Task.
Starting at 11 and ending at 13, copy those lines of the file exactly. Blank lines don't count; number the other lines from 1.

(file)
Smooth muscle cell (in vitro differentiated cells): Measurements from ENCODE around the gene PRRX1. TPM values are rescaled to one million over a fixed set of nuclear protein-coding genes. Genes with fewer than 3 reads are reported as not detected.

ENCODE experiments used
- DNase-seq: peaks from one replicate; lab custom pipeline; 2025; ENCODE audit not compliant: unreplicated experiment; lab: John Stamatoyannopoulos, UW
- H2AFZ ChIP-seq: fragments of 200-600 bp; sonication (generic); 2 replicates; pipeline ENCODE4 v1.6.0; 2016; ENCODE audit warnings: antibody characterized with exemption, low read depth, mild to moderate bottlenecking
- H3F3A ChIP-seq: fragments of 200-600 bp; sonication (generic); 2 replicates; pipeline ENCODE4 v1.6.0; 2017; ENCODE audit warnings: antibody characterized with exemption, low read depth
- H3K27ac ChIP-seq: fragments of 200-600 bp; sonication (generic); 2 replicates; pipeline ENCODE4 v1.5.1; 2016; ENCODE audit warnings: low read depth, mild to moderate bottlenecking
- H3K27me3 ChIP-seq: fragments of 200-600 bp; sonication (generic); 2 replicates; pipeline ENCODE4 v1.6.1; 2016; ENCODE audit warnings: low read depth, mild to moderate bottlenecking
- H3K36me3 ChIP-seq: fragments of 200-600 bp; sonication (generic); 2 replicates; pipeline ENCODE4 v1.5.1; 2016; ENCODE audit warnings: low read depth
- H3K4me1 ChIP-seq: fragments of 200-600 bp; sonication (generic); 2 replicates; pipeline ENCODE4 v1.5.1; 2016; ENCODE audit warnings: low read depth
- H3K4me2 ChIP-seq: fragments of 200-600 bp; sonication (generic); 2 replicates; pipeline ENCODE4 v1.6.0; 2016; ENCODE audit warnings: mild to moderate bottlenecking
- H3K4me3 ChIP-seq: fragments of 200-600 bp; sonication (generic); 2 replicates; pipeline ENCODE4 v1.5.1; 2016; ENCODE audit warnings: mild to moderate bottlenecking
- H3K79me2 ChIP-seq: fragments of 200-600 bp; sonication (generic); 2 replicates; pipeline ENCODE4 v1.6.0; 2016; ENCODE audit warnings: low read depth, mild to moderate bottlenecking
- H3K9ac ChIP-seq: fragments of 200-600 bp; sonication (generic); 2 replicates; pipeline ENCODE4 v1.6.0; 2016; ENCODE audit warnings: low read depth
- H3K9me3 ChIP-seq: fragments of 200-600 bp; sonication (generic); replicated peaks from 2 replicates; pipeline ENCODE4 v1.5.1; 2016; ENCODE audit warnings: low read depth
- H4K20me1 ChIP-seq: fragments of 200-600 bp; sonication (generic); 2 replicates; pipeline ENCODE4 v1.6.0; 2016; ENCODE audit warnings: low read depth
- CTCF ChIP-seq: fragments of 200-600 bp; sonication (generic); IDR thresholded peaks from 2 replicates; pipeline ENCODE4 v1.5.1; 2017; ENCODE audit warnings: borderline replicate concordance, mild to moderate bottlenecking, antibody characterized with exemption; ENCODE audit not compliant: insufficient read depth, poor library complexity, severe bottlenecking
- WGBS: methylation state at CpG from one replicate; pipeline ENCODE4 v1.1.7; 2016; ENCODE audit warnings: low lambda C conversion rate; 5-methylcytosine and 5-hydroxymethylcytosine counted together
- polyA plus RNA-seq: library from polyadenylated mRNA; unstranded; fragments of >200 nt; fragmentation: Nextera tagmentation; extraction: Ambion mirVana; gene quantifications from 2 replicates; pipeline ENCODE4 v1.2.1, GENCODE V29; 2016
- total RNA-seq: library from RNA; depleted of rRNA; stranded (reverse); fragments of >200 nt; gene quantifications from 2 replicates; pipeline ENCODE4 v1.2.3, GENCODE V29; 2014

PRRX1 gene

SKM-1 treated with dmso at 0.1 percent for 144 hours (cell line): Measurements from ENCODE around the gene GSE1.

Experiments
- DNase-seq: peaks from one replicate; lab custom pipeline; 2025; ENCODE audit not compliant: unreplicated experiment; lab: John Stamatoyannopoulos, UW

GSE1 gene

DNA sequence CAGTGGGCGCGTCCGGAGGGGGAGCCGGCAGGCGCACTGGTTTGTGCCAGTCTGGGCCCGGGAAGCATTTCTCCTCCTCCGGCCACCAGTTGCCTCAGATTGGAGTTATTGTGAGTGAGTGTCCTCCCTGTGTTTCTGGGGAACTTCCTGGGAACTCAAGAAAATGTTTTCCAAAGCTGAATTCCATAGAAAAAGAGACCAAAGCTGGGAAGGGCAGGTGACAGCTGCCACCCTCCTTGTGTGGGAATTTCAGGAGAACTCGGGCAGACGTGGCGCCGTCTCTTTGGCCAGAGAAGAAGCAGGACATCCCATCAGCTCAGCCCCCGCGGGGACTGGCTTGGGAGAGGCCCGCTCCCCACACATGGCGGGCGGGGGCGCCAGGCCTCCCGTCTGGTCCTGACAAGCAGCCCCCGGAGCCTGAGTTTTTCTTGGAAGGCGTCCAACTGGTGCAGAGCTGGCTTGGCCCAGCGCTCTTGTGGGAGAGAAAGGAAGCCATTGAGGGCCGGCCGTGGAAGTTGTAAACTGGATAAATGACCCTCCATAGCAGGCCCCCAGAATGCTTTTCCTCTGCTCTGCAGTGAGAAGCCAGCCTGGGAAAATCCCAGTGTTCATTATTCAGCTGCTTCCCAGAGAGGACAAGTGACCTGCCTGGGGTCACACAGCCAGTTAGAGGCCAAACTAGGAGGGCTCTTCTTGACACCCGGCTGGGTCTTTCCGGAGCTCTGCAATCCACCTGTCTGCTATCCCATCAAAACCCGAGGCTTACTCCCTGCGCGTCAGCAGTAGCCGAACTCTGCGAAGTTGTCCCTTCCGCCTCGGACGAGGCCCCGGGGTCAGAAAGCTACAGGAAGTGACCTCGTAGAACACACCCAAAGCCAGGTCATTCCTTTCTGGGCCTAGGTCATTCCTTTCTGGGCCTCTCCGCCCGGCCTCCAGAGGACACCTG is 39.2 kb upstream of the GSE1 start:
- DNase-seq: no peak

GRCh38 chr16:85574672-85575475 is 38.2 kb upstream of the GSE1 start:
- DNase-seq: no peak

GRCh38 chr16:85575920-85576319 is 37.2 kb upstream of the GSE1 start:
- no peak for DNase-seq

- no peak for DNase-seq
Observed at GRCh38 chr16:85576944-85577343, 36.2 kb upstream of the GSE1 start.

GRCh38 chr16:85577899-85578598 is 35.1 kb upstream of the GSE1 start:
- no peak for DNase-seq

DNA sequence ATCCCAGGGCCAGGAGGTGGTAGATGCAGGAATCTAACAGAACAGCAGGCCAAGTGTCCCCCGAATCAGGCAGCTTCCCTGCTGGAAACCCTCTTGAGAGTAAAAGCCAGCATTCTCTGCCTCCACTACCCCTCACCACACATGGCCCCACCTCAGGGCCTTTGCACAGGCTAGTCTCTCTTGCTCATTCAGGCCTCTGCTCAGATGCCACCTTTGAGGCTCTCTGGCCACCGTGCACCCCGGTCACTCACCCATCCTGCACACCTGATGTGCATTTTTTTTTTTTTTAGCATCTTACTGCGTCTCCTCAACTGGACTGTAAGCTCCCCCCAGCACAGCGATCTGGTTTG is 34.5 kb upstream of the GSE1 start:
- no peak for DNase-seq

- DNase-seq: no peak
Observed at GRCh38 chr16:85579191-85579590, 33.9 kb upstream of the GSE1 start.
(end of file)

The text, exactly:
- H3K4me3 ChIP-seq: fragments of 200-600 bp; sonication (generic); 2 replicates; pipeline ENCODE4 v1.5.1; 2016; ENCODE audit warnings: mild to moderate bottlenecking
- H3K79me2 ChIP-seq: fragments of 200-600 bp; sonication (generic); 2 replicates; pipeline ENCODE4 v1.6.0; 2016; ENCODE audit warnings: low read depth, mild to moderate bottlenecking
- H3K9ac ChIP-seq: fragments of 200-600 bp; sonication (generic); 2 replicates; pipeline ENCODE4 v1.6.0; 2016; ENCODE audit warnings: low read depth